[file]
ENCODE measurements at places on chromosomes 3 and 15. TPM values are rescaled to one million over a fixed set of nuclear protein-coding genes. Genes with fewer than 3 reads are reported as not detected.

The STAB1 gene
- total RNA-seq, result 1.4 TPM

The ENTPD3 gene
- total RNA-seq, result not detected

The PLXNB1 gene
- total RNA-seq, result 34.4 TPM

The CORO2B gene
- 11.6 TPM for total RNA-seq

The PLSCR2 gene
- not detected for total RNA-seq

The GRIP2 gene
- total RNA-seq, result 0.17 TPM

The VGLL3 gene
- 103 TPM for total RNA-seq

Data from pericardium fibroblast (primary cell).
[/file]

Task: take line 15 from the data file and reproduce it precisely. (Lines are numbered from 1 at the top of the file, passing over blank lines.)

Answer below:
- 103 TPM for total RNA-seq